Scientists at MIT have found a new class of programmable DNA modification systems and this is not CRISPR.
This is an enzyme that cuts DNA: it originated from bacteria and can now work in human cells. The latter property is especially useful for the future development of gene editing techniques. Another plus is its small size, about 30% of the volume of Cas9, which is another enzyme that can cut DNA.
The new discovery confirms that naturally occurring RNA-guided enzymes are among the most abundant proteins on earth, and this is a whole new field of biology that will help revolutionize genome editing technology.
These kinds of enzymes can be adapted for different uses, such as targeting a specific target in the body in order to destroy it.
The first hints that OMEGA proteins can be controlled by RNA appeared in the genes of the IscBs proteins. These proteins are not involved in CRISPR immunity and are not associated with RNA, but they look like little enzymes that cut DNA. The authors of the new work found that each IscB protein had a small RNA encoded nearby, and it directed the IscB enzymes to cut specific DNA sequences.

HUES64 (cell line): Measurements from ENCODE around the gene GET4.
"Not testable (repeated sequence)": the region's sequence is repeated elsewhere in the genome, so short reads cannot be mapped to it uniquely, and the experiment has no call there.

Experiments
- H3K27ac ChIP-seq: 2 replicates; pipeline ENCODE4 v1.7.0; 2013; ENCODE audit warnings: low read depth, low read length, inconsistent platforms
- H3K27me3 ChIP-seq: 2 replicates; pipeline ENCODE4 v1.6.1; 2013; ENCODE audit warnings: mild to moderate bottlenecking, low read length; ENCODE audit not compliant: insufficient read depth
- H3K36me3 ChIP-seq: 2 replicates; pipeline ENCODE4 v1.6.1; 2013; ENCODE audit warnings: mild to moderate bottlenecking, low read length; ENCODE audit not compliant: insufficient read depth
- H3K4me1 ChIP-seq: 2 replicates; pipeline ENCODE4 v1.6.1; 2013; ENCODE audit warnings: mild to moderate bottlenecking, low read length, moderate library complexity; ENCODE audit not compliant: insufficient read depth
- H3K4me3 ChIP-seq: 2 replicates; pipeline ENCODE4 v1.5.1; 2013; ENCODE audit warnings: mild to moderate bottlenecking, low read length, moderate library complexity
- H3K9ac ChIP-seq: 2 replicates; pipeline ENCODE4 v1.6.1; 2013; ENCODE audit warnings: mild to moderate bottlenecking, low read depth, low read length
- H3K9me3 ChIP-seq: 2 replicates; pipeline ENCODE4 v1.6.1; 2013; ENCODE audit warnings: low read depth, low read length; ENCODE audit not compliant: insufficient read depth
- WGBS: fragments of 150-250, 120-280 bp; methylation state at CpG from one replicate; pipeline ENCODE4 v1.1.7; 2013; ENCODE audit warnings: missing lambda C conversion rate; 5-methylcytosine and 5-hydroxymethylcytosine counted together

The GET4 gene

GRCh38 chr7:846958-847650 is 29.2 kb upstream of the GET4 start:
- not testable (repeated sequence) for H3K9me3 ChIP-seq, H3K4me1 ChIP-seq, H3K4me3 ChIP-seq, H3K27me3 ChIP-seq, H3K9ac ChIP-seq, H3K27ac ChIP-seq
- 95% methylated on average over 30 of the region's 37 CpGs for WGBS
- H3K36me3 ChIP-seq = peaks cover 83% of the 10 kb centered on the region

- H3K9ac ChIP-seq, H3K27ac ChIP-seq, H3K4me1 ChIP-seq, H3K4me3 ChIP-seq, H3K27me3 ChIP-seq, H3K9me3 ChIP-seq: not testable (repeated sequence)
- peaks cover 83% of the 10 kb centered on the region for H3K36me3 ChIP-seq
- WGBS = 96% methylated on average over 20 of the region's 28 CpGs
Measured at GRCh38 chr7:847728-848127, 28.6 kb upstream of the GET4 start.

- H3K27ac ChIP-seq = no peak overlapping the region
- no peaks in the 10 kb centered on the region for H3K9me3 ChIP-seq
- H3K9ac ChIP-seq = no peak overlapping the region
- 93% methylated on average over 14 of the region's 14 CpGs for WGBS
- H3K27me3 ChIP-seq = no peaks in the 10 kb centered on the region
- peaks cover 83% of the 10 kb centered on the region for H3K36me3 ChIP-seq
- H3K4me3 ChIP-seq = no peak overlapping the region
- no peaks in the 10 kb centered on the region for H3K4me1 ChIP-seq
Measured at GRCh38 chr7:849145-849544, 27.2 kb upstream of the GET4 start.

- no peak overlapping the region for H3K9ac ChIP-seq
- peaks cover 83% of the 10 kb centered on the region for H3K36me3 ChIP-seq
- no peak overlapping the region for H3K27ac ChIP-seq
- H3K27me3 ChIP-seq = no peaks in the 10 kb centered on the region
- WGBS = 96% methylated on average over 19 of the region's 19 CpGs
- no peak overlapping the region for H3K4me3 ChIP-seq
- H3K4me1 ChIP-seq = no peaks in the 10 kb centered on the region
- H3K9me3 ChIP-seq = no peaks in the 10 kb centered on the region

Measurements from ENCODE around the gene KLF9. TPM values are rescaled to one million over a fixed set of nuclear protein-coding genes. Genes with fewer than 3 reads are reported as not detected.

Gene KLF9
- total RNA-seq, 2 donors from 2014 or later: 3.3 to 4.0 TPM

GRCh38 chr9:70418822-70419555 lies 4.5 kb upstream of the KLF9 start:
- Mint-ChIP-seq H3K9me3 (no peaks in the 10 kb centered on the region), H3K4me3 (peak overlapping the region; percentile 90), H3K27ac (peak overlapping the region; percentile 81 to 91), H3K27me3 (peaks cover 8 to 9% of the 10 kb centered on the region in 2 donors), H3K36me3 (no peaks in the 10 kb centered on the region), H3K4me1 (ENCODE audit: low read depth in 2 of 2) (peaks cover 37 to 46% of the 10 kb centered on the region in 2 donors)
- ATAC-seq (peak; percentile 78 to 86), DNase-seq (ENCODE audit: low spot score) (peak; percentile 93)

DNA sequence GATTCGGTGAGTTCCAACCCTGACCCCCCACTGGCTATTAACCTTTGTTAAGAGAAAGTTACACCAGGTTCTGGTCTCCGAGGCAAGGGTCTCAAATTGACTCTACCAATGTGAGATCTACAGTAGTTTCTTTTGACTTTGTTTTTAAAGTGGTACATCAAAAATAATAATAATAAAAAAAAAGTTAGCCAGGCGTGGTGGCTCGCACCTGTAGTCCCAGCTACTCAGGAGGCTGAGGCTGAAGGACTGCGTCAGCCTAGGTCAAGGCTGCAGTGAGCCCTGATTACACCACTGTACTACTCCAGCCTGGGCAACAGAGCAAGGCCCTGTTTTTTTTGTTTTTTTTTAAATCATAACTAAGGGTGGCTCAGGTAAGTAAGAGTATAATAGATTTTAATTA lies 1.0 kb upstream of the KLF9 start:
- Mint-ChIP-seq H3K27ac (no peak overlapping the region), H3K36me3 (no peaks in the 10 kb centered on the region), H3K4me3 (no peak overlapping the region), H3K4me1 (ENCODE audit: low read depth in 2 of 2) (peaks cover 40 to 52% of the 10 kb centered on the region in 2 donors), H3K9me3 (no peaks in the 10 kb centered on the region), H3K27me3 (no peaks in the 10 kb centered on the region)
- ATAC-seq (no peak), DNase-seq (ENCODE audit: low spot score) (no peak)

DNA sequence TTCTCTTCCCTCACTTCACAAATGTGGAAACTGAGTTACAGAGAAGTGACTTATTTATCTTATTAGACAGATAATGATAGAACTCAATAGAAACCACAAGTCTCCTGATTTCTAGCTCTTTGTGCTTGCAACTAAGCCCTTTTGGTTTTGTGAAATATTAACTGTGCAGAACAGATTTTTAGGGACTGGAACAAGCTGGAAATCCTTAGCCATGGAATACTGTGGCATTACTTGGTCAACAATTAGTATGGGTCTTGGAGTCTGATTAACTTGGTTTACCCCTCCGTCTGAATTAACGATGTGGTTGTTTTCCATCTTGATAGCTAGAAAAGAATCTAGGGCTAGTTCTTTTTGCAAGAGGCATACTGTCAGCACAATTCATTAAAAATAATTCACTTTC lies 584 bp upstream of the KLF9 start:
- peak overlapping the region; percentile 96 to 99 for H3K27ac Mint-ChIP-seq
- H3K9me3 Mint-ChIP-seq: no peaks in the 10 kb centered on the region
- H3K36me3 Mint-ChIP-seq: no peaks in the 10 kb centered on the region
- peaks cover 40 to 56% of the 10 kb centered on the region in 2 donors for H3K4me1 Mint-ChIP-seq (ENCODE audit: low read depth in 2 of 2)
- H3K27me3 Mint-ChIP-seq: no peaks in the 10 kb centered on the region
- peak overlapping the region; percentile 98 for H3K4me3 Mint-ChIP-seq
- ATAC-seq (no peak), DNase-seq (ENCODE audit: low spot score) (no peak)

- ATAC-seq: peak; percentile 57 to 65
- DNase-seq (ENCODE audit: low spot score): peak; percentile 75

The researchers believe that IscBs and other similar proteins are precursors of the Cas9 and Cas12 CRISPR systems. The authors point out that these proteins also spawned other RNA-guided enzymes, but scientists just haven’t found them yet.